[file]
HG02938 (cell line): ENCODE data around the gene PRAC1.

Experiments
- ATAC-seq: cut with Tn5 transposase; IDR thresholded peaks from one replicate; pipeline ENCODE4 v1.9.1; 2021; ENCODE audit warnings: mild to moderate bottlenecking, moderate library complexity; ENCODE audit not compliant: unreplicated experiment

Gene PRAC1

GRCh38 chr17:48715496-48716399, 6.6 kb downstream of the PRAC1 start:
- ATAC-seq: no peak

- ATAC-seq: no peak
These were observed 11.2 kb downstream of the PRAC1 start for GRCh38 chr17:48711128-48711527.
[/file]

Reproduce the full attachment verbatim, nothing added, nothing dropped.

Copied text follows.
HG02938 (cell line): ENCODE data around the gene PRAC1.

Experiments
- ATAC-seq: cut with Tn5 transposase; IDR thresholded peaks from one replicate; pipeline ENCODE4 v1.9.1; 2021; ENCODE audit warnings: mild to moderate bottlenecking, moderate library complexity; ENCODE audit not compliant: unreplicated experiment

Gene PRAC1

GRCh38 chr17:48715496-48716399, 6.6 kb downstream of the PRAC1 start:
- ATAC-seq: no peak

- ATAC-seq: no peak
These were observed 11.2 kb downstream of the PRAC1 start for GRCh38 chr17:48711128-48711527.